Keith Cowing

Keith Cowing

Product guy. Entrepreneur.
Career advisor. Read bio

Will an MBA Kill Your Chance to Become a Great Tech Entrepreneur?

July 25, 2010

There is a lot of debate about the value of an MBA, particularly for entrepreneurs and technology executives. So I looked at some top people in the industry and their educational backgrounds. Below are 17 entrepreneurs and technology executives who have run successful, disruptive businesses. The selection process was not conclusive or scientific, but created a list to generate a sample and start a discussion.

(Link to full spreadsheet)

There are a few things you’ll notice (none of which should be surprising): lots of technical degrees, a bunch of dropouts, and 3 MBA’s.

First of all, I am an entrepreneur and I have an MBA so I clearly don’t believe that the answer to the question I posed is yes. Second of all, I don’t want to place too much emphasis on resume credentials, which can be overrated. However, there are some natural points of contention between the spirit of an entrepreneur and the spirit of an MBA program that are worth pointing out. If you’re an entrepreneur at heart and are currently in business school or are considering business school, here are some points to keep in mind.

Short-term vs. Long-term Thinking Entrepreneurs are long-term focused. This can be at odds with the mindset of many MBA programs. MBA rankings are important to business schools and the long-term success of its graduates is hard to measure. What’s easy to measure is the starting salary and signing bonus of recent graduates. Starting salary is a horrible measure of what you get out of business school. But this is what MBA programs will be measured on, so remember that. It’s easy to let somebody talk you into taking a “good job” even if it doesn’t fit your true goals. Entrepreneurs forgo short-term salaries and prestige for the long-term opportunity to build something great. Just like public companies face pressure from Wall Street to focus on short-term profits, many MBA programs are driven to focus on their graduates’ initial paychecks instead of long-term career happiness. Make sure you go to a business school that thinks long-term and don’t compromise your personal goals for a signing bonus and an impressive business card if that’s not your top priority.

Managing Companies vs. Creating Disruptive Businesses MBA programs are good at teaching students to manage companies, but not to create truly disruptive business models that stare in the face of history. MBA programs are focused on case studies. They teach people to follow frameworks, use known approaches, and walk down the career paths of those before them. The best innovators, however, are the ones that do not follow the rules of the past and have the spark to develop their own ideas. FedEx was originally a business plan that Fred Smith wrote at Yale. He got a C and was told that a national overnight delivery service made no sense. It’s a good thing he didn’t listen to his teachers. I’m not saying business school courses are useless, quite the opposite. What I am saying is that following a formula will help you get a good job and do well in your career. But if you want to pursue greatness (enter the entrepreneurs) you are by definition going to have to take risks and ignore some of the things that people try to teach you. None of the great innovators and entrepreneurs have gotten where they are by following a path that somebody else showed them.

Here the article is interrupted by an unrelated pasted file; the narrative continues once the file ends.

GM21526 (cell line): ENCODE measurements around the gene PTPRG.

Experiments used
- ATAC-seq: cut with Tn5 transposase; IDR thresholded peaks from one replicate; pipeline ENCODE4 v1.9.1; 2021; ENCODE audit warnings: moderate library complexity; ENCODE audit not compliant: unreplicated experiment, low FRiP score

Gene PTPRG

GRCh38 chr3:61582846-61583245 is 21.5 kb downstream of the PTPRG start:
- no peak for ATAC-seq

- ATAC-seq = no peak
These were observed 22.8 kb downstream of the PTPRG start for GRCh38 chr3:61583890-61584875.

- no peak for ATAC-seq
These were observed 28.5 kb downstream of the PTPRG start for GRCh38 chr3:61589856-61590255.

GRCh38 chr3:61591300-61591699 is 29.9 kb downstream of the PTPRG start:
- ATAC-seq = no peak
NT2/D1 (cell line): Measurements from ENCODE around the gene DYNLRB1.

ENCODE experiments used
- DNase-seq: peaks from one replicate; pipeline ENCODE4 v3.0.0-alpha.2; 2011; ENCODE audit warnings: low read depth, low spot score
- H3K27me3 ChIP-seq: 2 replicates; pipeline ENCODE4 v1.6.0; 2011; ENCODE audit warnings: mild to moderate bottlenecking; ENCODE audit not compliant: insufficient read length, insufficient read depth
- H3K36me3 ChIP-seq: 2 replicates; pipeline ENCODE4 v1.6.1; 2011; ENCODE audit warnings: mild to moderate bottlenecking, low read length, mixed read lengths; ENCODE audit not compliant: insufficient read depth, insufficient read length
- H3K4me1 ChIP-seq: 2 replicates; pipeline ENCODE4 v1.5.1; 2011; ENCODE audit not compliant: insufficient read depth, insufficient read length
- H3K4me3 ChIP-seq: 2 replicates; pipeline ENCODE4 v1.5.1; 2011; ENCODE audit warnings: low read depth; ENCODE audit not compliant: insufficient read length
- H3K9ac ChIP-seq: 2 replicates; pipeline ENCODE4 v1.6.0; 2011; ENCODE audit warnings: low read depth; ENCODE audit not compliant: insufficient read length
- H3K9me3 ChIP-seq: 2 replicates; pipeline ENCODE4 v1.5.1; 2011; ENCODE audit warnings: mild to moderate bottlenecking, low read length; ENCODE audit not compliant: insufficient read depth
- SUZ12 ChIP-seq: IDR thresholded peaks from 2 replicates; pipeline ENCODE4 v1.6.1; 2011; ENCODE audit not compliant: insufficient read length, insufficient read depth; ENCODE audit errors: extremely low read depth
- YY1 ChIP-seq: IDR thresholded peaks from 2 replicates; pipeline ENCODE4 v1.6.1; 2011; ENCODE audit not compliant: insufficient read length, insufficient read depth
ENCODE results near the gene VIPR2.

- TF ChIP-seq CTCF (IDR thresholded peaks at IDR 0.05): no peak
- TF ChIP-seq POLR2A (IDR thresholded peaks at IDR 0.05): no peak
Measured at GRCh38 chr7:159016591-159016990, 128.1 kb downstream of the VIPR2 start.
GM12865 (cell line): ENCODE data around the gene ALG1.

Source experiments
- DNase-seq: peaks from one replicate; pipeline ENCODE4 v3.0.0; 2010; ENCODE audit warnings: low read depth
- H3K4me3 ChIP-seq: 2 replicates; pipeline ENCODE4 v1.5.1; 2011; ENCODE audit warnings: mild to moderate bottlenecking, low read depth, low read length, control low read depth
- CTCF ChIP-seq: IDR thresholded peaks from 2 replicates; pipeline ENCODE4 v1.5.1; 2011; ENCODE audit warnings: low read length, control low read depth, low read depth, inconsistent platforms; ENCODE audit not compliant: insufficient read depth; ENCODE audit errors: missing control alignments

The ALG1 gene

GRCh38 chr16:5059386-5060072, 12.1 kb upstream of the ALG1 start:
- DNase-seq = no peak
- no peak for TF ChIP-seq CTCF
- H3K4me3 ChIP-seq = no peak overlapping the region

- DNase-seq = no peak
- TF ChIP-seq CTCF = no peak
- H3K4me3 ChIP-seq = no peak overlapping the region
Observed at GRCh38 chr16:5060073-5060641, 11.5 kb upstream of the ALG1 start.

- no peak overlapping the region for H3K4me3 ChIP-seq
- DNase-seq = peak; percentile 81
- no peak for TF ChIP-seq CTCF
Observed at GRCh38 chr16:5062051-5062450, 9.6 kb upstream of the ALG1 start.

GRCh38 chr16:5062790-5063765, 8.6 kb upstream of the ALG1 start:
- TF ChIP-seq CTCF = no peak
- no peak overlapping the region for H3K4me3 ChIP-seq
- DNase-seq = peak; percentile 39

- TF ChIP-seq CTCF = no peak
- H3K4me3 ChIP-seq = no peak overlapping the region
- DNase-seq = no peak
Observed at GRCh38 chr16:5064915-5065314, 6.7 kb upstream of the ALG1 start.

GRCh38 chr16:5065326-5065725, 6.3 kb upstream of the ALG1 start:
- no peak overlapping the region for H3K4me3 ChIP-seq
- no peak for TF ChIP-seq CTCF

Analysis vs. Action In the real world of running a startup, the strategy and “analysis” is 10% of the work (some will argue that it’s 1%) and execution takes up the other 90% or more. It’s the action that counts at the end of the day. MBA programs have real business experiences tossed throughout them, but each class is ultimately a case in analysis. You look at business problems, think about how to solve them, identify key factors, and present your thoughts. You put together a presentation, a document, or a spreadsheet. But you never actually solve the issue. You simply discuss it and write about it. Proposing a strategic initiative is drastically different from operating that business day and night until the initiative has been fully implemented 18 months later. To be an entrepreneur you need to be a builder. You need to create something out of nothing and get others to join you in the adventurous task. So if you want to practice entrepreneurship, don’t go through business training passively. Find projects where you can take real action, create real products, and sell them to real people. Get out of your building, talk to customers, talk to people in the industry, identify business opportunities, and go after them. Entrepreneurship is an iterative practice. Building a great business is about thousands of baby steps all added up. But you’ll never get to the end if you don’t take those first 3 steps. So don’t just practice the analysis, practice the action.

Entrepreneurship, in my mind, is the best business school out there. You learn by doing as job experiences and lessons fly at you from every direction. So if you’re an entrepreneur or an aspiring entrepreneur considering business school, I’d urge you to take a look at the things I noted. Make sure you choose the right program and keep in mind that entrepreneurs have a different focus than bankers, consultants, and brand managers. Going through the business school experience is great. But blaze your own path and don’t follow somebody else’s.


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